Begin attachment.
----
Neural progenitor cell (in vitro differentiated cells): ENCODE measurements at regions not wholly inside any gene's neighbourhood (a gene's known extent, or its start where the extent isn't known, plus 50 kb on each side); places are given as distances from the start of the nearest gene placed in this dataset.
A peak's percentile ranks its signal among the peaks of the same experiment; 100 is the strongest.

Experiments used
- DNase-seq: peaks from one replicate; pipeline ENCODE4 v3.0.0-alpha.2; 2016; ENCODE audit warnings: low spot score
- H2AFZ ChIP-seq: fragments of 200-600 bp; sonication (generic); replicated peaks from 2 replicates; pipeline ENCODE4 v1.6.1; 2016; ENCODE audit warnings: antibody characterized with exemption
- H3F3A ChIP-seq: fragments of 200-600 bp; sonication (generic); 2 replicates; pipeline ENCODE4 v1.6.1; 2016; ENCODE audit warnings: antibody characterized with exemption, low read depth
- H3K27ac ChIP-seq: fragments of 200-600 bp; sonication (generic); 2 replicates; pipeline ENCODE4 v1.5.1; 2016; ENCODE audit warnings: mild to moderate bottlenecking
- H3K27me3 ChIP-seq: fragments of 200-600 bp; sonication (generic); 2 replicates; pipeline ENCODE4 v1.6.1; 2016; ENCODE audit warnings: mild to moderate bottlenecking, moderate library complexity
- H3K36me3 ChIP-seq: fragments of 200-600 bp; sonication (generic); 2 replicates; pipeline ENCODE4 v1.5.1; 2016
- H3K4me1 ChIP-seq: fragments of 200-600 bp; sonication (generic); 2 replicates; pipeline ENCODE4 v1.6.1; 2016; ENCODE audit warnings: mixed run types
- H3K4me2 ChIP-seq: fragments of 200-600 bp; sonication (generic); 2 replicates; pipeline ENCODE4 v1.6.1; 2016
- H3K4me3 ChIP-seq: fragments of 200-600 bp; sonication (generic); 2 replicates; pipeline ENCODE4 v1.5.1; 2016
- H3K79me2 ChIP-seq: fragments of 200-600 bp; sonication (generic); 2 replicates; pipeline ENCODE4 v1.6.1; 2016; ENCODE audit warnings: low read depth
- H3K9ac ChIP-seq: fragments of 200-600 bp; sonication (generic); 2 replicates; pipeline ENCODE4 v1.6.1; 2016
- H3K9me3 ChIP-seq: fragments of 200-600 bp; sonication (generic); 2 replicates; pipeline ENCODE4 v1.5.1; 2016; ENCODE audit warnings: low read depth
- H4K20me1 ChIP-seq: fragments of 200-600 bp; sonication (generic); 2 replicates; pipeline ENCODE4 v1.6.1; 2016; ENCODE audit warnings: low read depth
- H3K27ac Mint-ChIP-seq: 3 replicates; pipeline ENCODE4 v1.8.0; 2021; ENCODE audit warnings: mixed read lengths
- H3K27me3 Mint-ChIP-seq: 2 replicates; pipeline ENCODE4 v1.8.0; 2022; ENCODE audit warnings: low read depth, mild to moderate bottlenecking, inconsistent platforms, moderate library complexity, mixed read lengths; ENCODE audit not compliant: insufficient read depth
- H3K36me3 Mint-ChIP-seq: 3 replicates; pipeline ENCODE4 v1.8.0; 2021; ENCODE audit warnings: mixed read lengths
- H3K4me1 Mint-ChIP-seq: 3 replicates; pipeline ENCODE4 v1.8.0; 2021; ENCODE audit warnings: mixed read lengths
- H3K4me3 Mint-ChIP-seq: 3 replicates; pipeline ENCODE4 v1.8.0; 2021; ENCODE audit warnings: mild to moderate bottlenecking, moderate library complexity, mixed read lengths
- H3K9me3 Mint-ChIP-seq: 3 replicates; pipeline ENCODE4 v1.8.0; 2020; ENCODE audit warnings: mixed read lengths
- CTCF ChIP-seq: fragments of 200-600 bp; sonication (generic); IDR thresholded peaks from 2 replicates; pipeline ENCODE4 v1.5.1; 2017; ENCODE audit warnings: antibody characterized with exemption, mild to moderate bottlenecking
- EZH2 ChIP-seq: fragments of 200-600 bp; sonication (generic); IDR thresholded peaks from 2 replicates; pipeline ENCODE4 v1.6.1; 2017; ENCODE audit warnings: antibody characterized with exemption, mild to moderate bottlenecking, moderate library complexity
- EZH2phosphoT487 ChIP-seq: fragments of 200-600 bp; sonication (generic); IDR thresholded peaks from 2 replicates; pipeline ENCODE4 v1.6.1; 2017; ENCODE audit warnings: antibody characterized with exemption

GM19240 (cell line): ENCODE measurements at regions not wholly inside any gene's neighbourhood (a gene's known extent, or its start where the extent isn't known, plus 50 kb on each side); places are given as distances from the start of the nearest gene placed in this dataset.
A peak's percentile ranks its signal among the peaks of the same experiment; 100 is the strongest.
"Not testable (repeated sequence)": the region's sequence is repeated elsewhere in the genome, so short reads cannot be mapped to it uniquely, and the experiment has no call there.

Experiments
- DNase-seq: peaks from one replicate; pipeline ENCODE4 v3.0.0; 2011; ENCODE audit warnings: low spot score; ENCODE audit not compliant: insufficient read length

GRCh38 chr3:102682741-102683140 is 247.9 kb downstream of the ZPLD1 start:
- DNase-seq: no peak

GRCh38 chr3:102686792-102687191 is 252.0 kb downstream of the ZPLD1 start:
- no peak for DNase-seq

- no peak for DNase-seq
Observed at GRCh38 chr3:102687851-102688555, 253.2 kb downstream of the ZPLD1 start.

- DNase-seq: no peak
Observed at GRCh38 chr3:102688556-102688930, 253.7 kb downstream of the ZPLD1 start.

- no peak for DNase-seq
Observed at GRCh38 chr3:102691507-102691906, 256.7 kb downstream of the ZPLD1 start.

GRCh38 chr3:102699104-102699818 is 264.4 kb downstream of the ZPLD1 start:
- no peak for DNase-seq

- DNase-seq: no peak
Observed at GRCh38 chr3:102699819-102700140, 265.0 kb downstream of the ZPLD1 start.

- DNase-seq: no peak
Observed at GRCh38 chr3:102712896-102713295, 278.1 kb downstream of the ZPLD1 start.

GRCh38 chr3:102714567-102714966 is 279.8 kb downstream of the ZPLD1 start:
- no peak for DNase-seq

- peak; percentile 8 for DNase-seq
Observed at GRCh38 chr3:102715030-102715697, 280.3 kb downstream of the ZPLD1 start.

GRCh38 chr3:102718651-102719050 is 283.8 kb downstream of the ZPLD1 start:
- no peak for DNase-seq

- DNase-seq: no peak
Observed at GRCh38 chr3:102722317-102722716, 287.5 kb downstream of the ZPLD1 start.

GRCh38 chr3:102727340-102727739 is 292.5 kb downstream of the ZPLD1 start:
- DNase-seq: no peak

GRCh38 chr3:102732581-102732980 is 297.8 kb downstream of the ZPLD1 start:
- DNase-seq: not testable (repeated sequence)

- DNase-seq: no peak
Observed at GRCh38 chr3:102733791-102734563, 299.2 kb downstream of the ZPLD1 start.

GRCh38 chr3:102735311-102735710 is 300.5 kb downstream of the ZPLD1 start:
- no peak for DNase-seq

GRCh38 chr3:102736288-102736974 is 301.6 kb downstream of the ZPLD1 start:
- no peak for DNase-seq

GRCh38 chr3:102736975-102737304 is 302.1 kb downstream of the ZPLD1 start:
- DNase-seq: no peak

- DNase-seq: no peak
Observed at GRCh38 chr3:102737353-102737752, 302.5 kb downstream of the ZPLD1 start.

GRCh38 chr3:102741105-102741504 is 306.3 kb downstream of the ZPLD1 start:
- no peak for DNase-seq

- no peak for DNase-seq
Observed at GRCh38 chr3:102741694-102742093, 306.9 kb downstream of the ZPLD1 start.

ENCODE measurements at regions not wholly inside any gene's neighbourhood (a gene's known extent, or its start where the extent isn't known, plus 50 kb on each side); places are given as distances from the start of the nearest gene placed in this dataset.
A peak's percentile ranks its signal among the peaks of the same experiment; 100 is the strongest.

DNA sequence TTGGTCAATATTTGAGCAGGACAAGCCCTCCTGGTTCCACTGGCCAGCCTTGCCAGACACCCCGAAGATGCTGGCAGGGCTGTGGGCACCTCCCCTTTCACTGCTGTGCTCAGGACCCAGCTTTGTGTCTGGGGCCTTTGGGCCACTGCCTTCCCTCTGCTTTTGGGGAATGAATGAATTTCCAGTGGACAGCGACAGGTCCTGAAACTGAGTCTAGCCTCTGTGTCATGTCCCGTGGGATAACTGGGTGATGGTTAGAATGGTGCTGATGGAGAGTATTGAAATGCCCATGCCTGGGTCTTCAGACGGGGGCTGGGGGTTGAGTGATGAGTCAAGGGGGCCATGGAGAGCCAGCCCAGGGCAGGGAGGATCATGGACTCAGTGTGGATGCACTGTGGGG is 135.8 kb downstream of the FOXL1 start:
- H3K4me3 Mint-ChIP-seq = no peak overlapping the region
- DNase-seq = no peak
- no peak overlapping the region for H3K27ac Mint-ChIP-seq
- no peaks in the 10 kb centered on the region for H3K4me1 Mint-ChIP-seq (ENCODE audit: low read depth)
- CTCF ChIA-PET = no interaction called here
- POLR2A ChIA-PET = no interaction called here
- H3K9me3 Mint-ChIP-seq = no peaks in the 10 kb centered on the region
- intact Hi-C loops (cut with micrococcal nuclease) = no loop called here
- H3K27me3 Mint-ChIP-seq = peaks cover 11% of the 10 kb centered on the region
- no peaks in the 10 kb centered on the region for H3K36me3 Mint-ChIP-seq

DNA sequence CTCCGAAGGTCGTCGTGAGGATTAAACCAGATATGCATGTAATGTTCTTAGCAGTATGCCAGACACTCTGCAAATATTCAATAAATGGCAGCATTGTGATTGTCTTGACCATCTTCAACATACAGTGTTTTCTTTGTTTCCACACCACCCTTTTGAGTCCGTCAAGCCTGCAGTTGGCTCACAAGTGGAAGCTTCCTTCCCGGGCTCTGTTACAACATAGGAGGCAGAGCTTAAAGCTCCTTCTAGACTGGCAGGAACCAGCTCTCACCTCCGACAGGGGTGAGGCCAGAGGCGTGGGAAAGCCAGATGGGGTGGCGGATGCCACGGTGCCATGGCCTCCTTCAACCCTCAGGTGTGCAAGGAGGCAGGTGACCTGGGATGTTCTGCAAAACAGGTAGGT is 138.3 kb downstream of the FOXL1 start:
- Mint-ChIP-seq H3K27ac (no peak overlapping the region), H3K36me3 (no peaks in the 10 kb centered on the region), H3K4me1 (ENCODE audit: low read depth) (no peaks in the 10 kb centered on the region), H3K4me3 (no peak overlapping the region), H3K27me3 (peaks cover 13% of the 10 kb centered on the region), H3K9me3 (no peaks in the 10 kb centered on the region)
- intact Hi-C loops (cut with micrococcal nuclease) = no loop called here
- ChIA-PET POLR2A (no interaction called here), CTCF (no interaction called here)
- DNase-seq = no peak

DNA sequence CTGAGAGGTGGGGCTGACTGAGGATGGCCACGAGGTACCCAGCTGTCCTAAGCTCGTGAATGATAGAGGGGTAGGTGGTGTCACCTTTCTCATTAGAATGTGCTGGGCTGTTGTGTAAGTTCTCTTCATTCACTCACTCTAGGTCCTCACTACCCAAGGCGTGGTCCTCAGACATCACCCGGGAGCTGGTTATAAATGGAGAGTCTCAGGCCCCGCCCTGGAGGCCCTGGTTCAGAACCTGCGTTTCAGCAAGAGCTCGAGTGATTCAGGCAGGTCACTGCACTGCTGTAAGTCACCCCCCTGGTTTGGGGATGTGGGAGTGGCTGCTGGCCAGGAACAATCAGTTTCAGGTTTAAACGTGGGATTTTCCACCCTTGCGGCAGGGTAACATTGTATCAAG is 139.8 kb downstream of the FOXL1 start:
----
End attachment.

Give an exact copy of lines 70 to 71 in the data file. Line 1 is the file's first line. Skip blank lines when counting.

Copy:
- no peak for DNase-seq

- no peak for DNase-seq